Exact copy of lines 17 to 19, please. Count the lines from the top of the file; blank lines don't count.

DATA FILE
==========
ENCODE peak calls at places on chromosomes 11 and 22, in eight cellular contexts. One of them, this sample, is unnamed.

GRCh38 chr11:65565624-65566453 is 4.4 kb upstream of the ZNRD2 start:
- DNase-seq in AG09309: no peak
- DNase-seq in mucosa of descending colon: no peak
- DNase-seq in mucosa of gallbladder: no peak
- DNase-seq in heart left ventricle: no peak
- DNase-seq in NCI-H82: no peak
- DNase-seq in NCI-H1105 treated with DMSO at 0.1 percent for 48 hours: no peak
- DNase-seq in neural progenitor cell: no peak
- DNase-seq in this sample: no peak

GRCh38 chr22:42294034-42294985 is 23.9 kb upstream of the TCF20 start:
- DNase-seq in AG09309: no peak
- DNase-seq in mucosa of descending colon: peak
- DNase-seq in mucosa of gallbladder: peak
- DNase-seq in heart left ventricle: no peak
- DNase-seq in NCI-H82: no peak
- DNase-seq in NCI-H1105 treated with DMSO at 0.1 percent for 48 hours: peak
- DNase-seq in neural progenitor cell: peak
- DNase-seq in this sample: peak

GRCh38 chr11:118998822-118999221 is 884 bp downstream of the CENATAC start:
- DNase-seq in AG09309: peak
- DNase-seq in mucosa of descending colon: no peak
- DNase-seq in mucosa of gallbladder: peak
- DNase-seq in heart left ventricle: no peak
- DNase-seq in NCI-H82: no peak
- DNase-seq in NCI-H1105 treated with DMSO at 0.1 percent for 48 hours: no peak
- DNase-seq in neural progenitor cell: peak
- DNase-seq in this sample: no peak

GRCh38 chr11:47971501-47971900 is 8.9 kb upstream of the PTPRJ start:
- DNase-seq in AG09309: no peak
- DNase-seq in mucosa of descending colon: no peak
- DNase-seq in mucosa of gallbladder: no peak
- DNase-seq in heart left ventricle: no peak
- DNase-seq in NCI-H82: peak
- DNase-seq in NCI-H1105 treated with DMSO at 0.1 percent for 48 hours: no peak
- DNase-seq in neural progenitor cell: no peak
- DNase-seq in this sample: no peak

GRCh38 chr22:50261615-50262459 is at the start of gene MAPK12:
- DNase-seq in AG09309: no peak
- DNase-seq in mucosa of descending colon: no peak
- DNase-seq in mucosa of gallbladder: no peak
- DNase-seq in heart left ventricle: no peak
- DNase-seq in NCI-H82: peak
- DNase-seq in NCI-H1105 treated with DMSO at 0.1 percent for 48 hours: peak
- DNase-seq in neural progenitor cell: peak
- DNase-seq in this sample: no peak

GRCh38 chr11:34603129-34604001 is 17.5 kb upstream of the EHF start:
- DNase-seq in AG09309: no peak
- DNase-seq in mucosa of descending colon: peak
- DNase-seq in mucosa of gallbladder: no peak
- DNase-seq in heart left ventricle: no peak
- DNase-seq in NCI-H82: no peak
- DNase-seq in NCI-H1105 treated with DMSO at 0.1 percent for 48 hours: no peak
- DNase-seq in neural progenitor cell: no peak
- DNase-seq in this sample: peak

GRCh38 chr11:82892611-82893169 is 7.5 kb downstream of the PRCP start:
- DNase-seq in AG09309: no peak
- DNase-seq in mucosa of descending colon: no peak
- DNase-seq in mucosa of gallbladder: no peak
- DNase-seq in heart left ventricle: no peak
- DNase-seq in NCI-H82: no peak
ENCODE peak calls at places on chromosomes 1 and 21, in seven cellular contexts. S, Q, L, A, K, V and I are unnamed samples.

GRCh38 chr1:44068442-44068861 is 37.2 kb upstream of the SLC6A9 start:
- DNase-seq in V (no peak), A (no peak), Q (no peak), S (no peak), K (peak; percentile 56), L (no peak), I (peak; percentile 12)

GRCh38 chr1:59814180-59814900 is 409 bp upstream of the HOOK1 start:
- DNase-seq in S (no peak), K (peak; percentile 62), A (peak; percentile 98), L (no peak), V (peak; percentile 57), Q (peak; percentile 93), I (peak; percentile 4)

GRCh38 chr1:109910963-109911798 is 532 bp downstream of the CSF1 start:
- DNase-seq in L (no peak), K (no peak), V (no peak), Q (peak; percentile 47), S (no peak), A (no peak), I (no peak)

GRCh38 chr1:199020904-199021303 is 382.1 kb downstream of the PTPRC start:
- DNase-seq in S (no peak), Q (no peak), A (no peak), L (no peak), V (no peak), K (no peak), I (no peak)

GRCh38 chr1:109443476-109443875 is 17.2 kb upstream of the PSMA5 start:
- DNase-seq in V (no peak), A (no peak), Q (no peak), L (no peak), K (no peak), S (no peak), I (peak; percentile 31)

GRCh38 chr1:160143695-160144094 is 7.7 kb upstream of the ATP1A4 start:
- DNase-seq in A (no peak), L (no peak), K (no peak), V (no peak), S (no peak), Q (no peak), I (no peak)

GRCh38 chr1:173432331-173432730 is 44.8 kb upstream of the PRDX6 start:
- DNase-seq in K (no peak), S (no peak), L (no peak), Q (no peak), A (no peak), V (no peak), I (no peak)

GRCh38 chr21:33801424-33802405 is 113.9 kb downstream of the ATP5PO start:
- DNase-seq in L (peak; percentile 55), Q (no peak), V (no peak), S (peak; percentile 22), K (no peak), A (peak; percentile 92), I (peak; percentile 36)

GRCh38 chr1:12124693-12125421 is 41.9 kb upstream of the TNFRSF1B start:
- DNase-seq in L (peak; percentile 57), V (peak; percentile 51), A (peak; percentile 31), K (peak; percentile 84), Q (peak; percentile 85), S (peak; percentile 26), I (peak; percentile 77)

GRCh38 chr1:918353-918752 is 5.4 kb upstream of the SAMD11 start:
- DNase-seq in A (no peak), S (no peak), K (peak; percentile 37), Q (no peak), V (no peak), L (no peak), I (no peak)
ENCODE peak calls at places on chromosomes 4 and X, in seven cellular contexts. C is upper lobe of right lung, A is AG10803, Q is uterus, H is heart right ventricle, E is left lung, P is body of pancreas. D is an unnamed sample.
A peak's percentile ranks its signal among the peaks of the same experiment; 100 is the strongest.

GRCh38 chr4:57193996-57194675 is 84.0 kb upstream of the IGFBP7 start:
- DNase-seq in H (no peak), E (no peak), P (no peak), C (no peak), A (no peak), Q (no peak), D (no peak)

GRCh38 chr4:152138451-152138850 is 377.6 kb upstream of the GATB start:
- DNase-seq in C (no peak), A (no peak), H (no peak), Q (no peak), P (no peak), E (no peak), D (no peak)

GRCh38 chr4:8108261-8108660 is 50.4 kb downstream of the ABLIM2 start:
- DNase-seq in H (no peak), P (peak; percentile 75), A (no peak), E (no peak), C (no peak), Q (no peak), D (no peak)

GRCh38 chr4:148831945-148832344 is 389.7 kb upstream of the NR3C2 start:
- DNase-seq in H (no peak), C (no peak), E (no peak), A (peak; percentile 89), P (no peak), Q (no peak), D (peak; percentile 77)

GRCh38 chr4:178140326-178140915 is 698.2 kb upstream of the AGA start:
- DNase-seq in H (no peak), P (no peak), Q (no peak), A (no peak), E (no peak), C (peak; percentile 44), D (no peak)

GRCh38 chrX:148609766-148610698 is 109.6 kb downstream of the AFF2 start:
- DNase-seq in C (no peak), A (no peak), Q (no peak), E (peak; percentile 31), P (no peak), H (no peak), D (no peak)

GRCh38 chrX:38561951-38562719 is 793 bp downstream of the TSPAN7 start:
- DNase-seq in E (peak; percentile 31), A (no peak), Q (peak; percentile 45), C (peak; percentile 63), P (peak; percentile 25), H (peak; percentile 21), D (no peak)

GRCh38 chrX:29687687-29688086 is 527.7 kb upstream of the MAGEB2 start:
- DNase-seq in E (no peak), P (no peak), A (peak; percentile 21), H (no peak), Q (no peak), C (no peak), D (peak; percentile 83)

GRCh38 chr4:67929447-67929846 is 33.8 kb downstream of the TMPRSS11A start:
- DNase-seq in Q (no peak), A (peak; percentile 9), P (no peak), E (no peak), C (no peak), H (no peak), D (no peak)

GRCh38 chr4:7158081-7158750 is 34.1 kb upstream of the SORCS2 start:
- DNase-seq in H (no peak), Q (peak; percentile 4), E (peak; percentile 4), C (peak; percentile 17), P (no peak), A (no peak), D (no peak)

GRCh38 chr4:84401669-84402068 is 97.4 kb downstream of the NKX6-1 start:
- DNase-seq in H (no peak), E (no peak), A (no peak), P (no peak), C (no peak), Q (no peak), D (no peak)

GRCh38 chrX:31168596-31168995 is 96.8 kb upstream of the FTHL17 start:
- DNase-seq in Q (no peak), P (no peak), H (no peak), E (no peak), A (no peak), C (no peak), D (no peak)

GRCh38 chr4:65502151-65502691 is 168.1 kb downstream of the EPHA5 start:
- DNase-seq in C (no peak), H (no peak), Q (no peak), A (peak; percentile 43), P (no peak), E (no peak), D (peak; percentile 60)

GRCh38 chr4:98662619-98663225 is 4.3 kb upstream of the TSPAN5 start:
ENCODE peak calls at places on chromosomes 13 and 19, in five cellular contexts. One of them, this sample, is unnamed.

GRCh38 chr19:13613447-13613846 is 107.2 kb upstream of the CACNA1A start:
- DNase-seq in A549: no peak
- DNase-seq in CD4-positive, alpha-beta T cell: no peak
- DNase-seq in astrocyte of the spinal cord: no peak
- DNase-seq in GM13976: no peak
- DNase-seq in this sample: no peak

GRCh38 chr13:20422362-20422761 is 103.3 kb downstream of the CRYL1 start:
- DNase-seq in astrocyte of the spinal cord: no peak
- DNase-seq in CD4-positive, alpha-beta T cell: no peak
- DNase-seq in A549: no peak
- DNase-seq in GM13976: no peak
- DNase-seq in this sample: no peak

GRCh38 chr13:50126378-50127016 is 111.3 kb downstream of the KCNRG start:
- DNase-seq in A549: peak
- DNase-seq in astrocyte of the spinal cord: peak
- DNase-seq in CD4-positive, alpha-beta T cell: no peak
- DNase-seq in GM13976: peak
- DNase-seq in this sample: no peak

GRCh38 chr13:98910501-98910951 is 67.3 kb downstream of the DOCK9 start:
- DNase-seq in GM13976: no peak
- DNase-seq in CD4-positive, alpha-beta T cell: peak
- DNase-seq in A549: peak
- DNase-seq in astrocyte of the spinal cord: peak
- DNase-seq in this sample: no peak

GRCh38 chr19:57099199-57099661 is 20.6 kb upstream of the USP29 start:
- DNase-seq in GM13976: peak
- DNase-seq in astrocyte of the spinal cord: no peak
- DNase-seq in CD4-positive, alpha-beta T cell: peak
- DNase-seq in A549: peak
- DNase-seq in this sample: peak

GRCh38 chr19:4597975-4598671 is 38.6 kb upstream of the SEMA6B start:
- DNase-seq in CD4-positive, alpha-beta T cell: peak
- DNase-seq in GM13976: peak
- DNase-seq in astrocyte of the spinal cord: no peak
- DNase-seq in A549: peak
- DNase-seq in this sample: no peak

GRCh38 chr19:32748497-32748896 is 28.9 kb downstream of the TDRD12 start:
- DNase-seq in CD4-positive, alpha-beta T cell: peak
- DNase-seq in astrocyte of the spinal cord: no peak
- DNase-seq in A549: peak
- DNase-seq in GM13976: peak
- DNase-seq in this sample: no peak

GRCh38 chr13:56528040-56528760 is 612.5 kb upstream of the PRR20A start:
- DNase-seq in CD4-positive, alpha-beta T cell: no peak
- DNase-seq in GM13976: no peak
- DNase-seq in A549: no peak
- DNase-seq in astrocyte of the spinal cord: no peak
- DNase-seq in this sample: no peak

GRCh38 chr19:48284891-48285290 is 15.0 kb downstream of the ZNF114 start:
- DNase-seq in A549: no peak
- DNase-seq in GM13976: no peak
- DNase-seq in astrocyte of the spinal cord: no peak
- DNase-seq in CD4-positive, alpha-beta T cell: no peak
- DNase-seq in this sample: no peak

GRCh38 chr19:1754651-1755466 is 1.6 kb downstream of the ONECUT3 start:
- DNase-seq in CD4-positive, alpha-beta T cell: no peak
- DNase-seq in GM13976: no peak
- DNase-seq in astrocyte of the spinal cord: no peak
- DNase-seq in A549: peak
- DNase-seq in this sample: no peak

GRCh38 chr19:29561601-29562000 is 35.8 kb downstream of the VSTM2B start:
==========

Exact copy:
- DNase-seq in NCI-H1105 treated with DMSO at 0.1 percent for 48 hours: peak
- DNase-seq in neural progenitor cell: peak
- DNase-seq in this sample: peak